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U of L Gets $16.4M To Study Environment's Effect On Diabetes

The National Institutes of Health has awarded $16.4 million to researchers at the University of Louisville to study the impact the environment has on obesity and diabetes. U of L officials announced the award Monday.

Officials said research will be conducted on how air pollution could be connected to diabetes, and whether the dietary supplement carnosine can protect people from air pollution.

Aruni Bhatnagar, director of the U of L Diabetes and Obesity Center, said the funding will also be used to help researchers explore diabetes and obesity as cardiovascular issues. 

“Diabetes and obesity are the leading cause of public health problems within the country as well as within the state,” said Bhatnagar. “Heart disease is one of the main consequences of diabetes and obesity. In fact, people who have diabetes, about 70 percent of them die from heart disease.”

Matthew Nystoriak, an assistant professor at the Diabetes and Obesity Center, will receive funds to continue research into how a blood vessel in the heart signals to the body that it needs more blood and oxygen.

“We want to know how the heart tells blood vessels that it needs more blood,” Nystoriak said. “They have to talk to each other basically. And that’s what this project works on.”

That basic scientific knowledge will tell scientists how that relationship works in a healthy person who, for instance, might be running. The heart needs more oxygen and blood during exercise, and while scientists know that, they do not know how the blood knows to pump harder into the heart.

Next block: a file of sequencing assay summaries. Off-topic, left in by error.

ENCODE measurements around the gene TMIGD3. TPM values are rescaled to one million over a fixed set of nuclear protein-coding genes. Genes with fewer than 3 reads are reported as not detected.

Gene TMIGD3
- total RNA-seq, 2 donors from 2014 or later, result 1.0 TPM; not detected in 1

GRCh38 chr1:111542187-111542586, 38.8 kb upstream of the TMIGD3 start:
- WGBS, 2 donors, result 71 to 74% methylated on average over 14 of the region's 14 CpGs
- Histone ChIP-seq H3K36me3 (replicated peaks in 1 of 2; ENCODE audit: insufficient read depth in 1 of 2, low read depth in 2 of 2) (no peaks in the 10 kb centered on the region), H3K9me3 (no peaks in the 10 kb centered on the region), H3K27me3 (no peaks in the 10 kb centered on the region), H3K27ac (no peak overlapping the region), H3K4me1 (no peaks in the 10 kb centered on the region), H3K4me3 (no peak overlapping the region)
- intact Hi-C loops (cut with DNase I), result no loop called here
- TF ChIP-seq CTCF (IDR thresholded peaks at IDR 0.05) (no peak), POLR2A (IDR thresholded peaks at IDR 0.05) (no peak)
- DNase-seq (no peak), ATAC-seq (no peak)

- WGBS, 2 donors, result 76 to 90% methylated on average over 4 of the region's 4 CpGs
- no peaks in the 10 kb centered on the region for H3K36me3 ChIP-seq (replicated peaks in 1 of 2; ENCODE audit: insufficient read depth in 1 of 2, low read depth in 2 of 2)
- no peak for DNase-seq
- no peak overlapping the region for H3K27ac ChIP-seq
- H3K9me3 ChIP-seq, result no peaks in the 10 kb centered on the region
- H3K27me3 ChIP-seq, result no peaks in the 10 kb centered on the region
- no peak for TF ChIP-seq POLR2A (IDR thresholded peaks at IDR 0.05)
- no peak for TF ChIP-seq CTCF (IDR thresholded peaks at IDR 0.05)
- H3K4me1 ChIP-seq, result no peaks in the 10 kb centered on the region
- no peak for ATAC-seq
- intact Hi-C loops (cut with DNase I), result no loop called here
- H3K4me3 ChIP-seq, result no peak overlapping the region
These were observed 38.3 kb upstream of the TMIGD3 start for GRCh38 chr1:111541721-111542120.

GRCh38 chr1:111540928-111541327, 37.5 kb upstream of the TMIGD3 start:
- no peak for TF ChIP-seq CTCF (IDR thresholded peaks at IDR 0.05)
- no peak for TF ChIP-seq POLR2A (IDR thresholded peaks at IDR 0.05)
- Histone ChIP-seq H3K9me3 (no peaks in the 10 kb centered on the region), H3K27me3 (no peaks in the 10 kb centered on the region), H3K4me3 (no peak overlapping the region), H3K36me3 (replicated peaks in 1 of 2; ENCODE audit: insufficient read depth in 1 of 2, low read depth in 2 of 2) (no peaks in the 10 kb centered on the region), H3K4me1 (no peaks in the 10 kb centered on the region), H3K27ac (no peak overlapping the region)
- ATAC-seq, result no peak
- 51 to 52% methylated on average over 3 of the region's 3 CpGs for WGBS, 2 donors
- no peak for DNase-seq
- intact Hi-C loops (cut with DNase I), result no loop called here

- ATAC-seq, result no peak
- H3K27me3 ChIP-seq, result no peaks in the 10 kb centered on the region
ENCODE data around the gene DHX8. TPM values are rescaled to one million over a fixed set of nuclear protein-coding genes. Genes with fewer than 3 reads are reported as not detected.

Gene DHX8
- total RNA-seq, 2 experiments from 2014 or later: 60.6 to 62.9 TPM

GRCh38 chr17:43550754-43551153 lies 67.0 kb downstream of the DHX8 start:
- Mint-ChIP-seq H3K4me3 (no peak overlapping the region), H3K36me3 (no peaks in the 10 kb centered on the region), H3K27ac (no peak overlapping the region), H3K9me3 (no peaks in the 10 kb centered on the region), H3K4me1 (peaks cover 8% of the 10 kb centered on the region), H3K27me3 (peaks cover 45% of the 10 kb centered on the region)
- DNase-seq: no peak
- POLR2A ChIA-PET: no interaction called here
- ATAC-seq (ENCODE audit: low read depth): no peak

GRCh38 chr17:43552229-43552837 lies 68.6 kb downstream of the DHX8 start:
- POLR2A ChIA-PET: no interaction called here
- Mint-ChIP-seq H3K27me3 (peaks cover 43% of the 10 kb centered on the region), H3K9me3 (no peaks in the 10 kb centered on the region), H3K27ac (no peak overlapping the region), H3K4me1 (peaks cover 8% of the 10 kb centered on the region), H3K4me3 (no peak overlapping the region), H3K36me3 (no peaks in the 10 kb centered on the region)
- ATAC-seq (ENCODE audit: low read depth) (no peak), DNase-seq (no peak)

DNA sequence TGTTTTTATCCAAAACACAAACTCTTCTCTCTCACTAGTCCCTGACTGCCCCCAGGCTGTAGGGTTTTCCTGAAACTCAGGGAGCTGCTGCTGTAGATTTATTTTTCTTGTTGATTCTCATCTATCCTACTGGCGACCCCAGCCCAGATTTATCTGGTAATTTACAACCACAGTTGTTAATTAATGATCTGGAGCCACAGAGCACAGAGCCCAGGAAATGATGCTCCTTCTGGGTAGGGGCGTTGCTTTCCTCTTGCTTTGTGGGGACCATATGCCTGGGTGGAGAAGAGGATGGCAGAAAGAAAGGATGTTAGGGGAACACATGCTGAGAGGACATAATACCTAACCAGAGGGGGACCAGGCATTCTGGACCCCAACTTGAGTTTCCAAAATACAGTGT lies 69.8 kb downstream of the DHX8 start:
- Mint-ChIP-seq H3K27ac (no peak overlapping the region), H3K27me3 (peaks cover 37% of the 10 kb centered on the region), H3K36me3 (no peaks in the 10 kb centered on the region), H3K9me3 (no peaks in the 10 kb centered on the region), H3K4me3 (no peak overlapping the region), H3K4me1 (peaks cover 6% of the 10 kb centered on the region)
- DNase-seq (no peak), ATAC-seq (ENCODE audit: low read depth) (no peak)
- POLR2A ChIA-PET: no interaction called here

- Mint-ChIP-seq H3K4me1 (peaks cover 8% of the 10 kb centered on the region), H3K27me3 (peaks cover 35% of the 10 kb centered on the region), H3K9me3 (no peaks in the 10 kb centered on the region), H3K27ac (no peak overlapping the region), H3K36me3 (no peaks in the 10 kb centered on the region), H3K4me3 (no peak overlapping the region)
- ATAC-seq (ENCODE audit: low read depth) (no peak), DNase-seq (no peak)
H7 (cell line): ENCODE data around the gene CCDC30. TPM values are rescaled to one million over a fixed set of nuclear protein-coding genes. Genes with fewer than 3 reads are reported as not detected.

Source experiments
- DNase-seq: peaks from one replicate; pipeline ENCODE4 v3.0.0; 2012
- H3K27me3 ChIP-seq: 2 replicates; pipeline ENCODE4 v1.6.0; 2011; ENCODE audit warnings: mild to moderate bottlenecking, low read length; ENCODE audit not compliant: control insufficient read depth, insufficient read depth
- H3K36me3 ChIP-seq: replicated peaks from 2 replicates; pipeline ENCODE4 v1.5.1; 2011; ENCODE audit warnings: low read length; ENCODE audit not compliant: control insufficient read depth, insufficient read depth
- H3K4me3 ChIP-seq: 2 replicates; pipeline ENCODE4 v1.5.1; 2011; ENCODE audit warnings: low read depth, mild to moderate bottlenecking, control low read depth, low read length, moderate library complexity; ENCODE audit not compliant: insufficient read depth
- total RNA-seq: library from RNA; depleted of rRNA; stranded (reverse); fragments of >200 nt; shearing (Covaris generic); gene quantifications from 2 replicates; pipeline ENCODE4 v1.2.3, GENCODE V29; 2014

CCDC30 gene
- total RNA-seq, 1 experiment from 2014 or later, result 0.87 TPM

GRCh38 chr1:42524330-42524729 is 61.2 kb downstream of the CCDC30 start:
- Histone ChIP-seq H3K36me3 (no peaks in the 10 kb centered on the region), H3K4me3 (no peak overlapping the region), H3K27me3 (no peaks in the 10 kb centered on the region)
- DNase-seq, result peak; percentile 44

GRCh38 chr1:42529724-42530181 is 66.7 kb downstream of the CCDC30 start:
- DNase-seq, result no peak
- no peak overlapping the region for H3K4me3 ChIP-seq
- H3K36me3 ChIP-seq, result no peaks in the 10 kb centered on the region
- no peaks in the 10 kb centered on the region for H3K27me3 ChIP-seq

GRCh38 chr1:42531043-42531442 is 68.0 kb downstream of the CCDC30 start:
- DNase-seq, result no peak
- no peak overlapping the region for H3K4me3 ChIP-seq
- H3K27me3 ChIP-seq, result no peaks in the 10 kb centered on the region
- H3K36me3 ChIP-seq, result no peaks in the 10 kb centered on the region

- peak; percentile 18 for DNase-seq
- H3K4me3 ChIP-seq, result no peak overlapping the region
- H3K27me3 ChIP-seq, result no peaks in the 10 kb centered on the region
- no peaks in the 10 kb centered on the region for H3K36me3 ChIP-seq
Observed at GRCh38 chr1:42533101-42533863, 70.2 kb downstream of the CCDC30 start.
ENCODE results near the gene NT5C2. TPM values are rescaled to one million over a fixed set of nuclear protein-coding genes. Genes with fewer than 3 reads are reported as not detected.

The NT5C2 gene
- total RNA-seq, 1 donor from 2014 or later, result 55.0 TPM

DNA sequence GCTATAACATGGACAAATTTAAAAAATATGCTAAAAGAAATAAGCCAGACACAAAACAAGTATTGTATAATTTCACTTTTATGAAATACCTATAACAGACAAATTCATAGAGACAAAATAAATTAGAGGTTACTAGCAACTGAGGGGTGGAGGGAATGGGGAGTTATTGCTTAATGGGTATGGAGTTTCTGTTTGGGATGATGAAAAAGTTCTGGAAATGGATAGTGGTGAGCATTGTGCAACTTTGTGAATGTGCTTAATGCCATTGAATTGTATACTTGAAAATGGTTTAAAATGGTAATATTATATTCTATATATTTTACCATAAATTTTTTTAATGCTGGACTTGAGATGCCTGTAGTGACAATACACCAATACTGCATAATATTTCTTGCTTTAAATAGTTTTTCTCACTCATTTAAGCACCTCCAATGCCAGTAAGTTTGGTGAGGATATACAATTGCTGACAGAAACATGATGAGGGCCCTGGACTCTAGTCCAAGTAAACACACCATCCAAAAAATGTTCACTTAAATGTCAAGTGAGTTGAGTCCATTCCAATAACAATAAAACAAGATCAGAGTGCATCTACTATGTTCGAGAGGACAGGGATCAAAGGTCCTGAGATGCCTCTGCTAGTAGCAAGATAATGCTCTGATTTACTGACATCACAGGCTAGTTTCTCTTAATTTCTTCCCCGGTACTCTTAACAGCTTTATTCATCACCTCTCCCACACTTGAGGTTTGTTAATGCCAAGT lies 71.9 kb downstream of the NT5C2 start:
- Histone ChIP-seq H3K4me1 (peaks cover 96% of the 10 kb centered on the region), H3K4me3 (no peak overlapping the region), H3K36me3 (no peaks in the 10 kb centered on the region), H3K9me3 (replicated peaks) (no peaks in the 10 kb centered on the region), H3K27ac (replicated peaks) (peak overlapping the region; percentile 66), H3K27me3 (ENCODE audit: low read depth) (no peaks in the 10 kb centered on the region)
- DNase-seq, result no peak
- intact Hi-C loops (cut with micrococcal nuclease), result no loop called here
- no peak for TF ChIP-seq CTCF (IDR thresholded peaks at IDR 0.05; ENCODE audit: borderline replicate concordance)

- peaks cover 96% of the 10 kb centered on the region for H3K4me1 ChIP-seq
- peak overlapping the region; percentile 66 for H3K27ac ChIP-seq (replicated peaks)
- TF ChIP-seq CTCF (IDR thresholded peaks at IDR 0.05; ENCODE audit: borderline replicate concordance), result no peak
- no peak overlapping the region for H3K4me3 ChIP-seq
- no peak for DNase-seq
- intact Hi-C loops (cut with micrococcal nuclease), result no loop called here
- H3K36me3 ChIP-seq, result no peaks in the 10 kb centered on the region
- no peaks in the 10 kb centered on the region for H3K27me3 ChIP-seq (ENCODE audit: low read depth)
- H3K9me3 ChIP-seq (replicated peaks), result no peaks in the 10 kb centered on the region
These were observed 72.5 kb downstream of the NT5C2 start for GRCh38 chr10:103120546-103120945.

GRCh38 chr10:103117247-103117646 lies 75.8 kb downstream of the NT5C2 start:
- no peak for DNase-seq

Nystoriak said with this information, researchers could then study what goes wrong when a person is sick with a condition like diabetes. People with diabetes are more likely to die of heart disease or stroke — about twice the rate as people who do not have diabetes. But researchers don’t really know why.

“We think that there's some disruption that occurs and that could actually lead to problems in the heart,” Nystoriak said. “If we discover the cellular mechanisms, then we can target those and actually increase blood flow when it's needed. And that could actually prevent or possibly even reverse some of the cardiac problems that you see with certain diseases like diabetes.”

Gregory Postel, vice president for health affairs at U of L, said part of the award will be used for ongoing research.

“It’s one thing in research to obtain an award and get initial funding for it, it's another thing to be then able to show success to the National Institutes of Health from where the funding originated, such that they will continue to fund it again,” Postel said. “And this is in an era of very competitive funding. Lots and lots of competition for these awards.”

Lisa Gillespie is WFPL's Health and Innovation Reporter.

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